High on the Hill

Dixon, Linda J.





On the other side of Packard Avenue is a tree-lined quadrangle with an imposing group of dormitories. At the end of the quadrangle is Carmichael Hall, built in 1954 and named for Leonard Carmichael, A21. After serving as president of Tufts from 1938 to 1952, Dr. Carmichael headed the world-famous Smithsonian Institution in Washington, D.C., and served as vice president for Exploration and Research for the National Geographic Society.

The building on the right is Miller Hall. It was named for George Stewart Miller, A06, H41. During his more than fifty years of service, he served as assistant to presidents, professor of government, vice president, acting president, dean of the faculty, and president of the Tufts University Alumni Association. In 1941 Tufts bestowed an honorary degree upon him, and for his lifetime of devotion to Tufts he became known as "Mr. Tufts."

Behind Miller Hall is Wren Hall, which commemorates the name of Frank G. Wren, A94, who served for many years as dean of the Liberal Arts School. Dean Wren alone quietly carried out academic and administrative functions now performed by a host of vice presidents and deans.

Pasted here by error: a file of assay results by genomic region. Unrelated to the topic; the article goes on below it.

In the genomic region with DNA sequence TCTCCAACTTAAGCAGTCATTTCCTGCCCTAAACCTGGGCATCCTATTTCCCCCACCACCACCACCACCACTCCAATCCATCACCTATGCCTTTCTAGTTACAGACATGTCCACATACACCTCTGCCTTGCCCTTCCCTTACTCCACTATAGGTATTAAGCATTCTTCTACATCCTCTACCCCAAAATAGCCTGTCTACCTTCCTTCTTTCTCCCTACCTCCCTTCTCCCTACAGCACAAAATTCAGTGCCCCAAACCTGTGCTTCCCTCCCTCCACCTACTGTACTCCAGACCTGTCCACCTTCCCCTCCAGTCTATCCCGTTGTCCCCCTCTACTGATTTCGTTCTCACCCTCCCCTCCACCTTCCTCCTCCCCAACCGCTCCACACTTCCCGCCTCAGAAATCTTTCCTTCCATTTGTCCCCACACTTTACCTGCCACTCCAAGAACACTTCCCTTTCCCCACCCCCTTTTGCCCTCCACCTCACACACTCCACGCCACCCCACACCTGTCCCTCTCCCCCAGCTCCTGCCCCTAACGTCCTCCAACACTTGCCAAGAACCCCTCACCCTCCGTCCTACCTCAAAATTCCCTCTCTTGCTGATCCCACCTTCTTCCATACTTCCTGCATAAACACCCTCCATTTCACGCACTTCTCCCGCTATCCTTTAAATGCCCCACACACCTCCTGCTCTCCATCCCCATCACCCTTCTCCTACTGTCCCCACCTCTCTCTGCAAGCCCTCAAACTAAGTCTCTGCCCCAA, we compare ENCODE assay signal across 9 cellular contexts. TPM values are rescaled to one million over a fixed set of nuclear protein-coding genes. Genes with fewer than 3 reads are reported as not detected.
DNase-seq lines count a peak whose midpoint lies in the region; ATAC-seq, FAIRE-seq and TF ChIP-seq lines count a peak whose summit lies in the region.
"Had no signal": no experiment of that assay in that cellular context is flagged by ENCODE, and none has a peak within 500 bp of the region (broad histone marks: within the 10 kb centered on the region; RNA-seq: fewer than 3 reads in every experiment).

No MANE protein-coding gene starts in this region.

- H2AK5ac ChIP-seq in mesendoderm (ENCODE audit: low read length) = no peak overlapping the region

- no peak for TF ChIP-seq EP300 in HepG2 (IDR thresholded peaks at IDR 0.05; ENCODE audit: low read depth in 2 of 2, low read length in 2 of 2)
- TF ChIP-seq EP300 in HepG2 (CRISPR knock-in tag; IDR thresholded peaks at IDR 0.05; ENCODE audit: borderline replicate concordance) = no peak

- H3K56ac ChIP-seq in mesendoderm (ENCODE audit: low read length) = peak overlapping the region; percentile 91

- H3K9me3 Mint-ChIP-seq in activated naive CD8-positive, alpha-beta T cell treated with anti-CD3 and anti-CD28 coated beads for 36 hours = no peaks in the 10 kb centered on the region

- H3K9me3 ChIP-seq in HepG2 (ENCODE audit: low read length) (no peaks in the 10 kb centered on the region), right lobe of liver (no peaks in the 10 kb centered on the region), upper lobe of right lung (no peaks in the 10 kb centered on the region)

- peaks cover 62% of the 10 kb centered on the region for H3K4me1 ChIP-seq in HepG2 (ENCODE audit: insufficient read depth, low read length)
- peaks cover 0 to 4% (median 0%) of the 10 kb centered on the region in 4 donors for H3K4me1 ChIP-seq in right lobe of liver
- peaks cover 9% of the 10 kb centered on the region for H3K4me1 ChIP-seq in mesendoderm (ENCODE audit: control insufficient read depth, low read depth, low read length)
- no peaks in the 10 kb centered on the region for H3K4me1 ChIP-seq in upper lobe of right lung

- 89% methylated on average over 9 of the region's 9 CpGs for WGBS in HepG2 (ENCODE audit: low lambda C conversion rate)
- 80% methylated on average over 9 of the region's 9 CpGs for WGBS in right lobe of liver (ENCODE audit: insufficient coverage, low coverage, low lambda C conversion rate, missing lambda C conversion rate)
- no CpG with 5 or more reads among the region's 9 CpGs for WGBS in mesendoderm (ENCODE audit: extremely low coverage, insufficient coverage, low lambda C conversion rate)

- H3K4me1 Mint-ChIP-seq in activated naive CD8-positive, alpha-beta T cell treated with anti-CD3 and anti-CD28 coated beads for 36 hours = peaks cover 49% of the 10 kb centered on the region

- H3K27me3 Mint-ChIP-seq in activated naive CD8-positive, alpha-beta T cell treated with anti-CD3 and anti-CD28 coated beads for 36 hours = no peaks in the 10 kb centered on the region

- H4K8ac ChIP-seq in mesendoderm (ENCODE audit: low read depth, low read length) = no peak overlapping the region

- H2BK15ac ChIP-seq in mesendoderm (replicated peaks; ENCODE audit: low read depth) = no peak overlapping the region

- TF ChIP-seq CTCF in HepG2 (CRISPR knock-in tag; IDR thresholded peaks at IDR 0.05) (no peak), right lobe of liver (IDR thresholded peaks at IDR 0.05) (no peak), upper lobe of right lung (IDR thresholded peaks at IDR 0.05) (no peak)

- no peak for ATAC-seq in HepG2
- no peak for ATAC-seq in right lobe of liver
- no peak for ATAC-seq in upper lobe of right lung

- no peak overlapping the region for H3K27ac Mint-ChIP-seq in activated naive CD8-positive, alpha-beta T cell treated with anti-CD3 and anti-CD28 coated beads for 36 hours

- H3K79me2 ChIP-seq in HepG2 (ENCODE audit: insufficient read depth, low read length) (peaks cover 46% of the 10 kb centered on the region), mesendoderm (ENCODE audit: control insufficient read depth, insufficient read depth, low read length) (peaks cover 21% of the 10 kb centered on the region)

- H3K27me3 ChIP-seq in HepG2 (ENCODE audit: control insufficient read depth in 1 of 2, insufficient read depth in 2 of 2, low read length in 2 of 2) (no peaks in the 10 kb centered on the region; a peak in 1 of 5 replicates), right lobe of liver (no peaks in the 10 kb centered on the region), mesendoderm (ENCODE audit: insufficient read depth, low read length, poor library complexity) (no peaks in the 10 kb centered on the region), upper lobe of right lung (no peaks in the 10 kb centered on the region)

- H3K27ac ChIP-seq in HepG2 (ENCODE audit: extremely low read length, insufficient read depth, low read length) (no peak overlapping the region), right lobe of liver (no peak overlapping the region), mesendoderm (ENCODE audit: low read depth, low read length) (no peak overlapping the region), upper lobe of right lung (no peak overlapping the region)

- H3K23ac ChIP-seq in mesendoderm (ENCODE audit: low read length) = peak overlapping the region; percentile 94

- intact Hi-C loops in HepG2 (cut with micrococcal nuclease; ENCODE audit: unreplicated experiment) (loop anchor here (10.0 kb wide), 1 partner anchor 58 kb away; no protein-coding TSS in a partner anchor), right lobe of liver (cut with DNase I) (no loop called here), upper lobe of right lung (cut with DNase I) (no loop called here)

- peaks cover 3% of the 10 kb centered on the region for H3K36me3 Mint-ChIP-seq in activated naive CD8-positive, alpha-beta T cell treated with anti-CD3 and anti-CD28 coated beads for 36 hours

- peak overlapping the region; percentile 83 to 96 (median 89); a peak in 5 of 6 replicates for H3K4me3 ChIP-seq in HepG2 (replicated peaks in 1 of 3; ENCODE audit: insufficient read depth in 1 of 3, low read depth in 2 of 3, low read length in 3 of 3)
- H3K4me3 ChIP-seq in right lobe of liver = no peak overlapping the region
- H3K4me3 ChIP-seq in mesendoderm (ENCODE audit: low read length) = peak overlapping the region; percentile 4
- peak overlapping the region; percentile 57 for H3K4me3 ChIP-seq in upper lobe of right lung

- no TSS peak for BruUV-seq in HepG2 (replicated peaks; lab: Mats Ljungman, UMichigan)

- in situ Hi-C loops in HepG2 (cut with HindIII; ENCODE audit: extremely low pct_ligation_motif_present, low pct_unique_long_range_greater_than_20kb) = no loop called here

On the left as you face Carmichael Hall is Houston Hall, named for Clarence P. Houston, A14. Professor Houston, known fondly as "Pop" Houston, was the first alumni secretary of Tufts College. He served as director of athletics, legal counsel and professor of commercial law and later as vice president of Tufts. When he and his wife Marian retired to Arizona late in 1961, they gave their home on Talbot Avenue to the university, suggesting that it be used as Alumni House. When you visit this house for various alumni activities, note its fine craftsmanship and design. Craftsmen for its construction were readily available, for it was the only home built in Somerville during 1932, in the middle of the Depression.